After 12 years of civil war and nearly two decades of neglect, war victims of El Salvador are demanding the government give them a pension on which to survive. A 1993 law created a pension program for the 40,000 people disabled by the war, but continual underfunding has left many people without coverage.
Associations of disabled people have urged the government to do more. The latest push for expanding benefits occurred on January 13, when members of the largest group representing war victims marched on the Legislative Assembly to demand payment of benefits withheld by previous administrations. Days before the march, other war victims’ groups occupied a church to get the government to listen to their demands.
The groups, composed of former guerrillas and members of the military, seek to resolve a regional problem created, in large part, by US intervention. Nicaragua and Guatemala, too, have large numbers of war victims.
Using my knowledge and experience in disability and antiwar organizing, I want to work with victims of war in Central America to build cross-border solidarity and to support their campaigns, particularly the fight for pensions. Please consider helping to fund my work. Find details below.
My work with veterans began in 2005, in my second year at Kent State University. At the beginning of the year, military recruiters, trying to make combat look fun, set up a rock-climbing wall students could use for free. David Airhart, an Iraq and Afghanistan vet against the wars, climbed the wall and hung a peace banner from it. For his actions, the university threatened to expel Dave.
The Kent State Anti-War Committee, which I had recently joined, subsequently launched the Hand Off Dave campaign. The campaign soon gained the support of Howard Zinn, Noam Chomsky and other notable progressives. The campaign focused on advocacy and outreach to oppose the university’s attempt to limit free expression. Through this work, Dave and I developed a close friendship. Ultimately, the campaign was successful and Kent State dropped expulsion proceedings.
Following that victory, I spent three years working with Iraq Veterans Against the War (IVAW), as well as other antiwar groups in Ohio. I participated in Know-Your-Rights training, targeted at enlistees who were having second thoughts. We provided information about their options.
In the past year, I have continued my work with IVAW and begun working with the Civilian-Soldier Alliance and Veterans For Peace in Portland, Ore. A large part of my work with veterans is helping to fund the GI coffeeshop in Fort Hood, Wash., which provides mental-health services and resources for resisting deployment. IVAW’s current campaign, Operation Recovery, focuses on preventing the redeployment of injured vets, estimated at 20 to 50 percent of those who have served in Iraq and Afghanistan.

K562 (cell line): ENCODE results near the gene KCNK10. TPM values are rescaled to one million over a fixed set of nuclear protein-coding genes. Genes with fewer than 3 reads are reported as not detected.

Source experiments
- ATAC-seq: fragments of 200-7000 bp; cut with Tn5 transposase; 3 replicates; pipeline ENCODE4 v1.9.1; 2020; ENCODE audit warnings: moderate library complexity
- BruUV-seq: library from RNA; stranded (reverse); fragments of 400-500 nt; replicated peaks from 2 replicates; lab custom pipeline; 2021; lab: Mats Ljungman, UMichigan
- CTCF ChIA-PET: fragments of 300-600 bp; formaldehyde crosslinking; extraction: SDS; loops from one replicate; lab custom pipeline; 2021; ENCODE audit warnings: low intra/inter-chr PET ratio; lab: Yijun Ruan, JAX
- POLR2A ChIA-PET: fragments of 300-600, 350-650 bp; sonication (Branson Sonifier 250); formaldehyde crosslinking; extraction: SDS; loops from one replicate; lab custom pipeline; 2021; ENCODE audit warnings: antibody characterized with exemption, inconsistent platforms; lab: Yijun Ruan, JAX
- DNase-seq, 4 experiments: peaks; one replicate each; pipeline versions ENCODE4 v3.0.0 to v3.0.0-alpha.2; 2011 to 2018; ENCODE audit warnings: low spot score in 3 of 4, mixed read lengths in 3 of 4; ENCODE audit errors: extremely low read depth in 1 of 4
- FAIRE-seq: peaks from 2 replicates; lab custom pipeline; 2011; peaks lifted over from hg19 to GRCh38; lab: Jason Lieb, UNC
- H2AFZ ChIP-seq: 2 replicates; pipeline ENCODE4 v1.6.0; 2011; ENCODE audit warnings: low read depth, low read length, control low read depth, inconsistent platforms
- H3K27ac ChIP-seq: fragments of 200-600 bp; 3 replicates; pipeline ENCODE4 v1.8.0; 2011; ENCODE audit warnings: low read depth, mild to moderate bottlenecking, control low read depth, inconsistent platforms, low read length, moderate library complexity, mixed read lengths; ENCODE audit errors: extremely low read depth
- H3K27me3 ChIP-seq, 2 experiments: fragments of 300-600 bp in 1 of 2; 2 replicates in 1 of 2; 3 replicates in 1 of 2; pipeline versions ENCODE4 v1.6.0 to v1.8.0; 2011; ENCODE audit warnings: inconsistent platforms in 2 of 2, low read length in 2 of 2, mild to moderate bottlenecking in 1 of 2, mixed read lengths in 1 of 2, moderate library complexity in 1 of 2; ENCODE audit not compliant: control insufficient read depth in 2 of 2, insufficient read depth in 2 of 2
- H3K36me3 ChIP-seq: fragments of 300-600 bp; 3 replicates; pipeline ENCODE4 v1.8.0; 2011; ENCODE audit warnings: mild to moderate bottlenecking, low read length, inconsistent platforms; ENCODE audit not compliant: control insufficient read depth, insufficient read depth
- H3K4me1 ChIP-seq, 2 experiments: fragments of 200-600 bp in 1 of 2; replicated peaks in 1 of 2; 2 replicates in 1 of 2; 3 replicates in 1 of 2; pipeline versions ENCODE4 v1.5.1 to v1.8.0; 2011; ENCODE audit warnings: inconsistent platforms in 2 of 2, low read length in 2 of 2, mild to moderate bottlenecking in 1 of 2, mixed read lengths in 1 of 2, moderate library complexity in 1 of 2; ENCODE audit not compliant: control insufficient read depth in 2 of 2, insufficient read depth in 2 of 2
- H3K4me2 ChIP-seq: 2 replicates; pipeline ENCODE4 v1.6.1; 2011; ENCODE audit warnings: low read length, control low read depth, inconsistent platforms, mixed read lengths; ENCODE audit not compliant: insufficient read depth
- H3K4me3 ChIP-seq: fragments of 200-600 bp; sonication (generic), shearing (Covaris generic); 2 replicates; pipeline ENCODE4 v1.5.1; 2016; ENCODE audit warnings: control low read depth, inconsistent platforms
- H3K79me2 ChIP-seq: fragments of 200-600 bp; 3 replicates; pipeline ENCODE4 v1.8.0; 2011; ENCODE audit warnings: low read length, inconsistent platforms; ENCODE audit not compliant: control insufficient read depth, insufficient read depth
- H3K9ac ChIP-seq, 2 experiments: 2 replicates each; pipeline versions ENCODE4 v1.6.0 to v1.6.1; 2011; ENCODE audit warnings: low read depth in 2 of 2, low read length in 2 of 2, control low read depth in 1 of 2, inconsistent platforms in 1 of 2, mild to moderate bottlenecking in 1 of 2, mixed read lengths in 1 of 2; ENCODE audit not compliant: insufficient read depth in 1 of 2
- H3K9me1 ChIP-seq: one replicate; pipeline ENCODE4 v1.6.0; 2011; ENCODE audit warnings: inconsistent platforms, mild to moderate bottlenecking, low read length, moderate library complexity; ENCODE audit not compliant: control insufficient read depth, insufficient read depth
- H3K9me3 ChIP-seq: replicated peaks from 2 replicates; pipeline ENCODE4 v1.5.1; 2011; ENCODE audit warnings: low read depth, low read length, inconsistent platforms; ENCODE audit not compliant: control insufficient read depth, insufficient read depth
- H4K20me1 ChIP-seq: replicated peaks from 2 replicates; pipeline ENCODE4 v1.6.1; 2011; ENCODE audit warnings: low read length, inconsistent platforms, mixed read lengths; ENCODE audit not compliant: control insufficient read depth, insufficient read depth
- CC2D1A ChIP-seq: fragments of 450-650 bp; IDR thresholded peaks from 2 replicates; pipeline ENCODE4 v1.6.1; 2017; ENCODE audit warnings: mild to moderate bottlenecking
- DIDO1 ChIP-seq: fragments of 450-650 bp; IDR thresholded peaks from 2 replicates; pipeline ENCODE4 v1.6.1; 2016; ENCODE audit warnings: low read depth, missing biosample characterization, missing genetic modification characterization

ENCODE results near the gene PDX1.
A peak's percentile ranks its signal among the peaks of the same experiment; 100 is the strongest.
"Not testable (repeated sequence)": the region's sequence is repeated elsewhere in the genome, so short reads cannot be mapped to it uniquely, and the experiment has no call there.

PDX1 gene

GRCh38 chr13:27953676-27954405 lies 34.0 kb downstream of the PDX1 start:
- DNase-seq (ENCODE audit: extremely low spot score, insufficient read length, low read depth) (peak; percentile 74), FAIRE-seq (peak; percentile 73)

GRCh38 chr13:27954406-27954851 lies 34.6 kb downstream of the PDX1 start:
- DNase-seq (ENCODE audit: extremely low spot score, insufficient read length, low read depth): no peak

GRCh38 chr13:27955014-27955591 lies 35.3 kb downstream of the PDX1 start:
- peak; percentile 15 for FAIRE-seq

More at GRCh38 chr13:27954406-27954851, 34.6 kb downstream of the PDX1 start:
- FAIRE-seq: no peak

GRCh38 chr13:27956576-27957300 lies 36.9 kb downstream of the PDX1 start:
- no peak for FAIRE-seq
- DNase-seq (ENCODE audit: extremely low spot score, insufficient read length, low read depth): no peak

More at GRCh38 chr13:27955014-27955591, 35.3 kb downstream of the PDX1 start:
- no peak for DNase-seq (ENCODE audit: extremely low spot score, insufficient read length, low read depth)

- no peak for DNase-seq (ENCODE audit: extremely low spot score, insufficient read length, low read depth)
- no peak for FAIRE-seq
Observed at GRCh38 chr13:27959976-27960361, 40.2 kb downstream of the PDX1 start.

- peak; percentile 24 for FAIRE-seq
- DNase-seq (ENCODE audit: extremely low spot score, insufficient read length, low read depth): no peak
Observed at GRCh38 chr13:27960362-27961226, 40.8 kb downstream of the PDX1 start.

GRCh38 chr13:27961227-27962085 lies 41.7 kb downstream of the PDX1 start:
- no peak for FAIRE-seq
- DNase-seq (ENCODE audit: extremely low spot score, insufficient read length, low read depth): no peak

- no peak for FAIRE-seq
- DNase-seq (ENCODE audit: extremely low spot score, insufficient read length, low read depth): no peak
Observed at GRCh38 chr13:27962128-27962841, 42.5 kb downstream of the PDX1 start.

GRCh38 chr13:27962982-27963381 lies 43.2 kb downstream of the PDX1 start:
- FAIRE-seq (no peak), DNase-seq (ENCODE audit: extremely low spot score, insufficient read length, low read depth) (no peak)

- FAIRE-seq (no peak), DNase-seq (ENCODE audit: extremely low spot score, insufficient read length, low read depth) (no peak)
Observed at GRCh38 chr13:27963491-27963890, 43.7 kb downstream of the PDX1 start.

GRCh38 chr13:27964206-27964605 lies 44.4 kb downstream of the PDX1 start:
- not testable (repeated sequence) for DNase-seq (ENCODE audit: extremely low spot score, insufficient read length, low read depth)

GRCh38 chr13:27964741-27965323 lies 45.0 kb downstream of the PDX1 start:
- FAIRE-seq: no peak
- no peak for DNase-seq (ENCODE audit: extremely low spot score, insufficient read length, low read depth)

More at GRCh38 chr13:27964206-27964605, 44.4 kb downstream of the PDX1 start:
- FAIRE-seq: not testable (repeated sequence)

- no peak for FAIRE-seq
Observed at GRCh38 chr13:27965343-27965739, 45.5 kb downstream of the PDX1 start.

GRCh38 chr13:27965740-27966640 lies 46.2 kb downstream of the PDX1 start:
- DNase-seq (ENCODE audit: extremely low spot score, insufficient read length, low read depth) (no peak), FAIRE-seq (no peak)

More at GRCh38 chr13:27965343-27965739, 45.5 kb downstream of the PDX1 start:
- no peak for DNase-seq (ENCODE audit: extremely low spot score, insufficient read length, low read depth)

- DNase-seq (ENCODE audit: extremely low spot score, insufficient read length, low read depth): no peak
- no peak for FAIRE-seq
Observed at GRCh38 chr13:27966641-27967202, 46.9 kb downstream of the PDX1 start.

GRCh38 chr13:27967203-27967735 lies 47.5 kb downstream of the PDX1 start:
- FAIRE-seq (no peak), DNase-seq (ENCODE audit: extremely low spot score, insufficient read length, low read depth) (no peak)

I am also working with the Portland Central America Solidarity Committee. Having focused on Latin American politics at Kent State, the group fits with my academic interests. As a hub of activity in Portland, PCASC has given me more organizing experience among communities affected by militarism.
Why Central America? Why now?
Central America and Mexico in the past five years have seen a sharp rise in militarism and instability, as well as increased US aid and posturing in the region. Under the Merida Initiative, a counter-narcotics campaign which provides $1.6 billion in US military aid to Mexico and millions more to Central American countries, drug violence has swelled since 2006. Mexican drug gangs have extended their operations into Guatemala and Honduras.
After some vacillation over the Honduran coup that overthrew President Manuel Zelaya in 2008, the Obama administration is arguing the coup’s legitimacy to the international community. And last year, the US sought Costa Rican approval to station battleships along its long-peaceful shores.
With the militarism and instability, Central Americans are more likely to be victims of war, be it the drug war or state terror directed at opponents of the coup. A necessary step in creating peace in the region is bringing together victims of war in the US and victims of US-sponsored war in Central America.
Several benefits arise from international solidarity among victims of war:
- Groups of people affected by war can band together to share experiences and strategize next steps.
- US soldiers and military families who draw the connection between their struggles and those of Central Americans can better advocate for eliminating US military presence in the region.
- Bringing together war victims from North America and Latin America can serve as a bulwark against US foreign policy that favors the oligarchy over the will of the people.
To make a tax-deductible donation, please make the check to:
Education Without Borders
and mail to 2249 E. Burnside c/o Pcasc
Thank you for your support,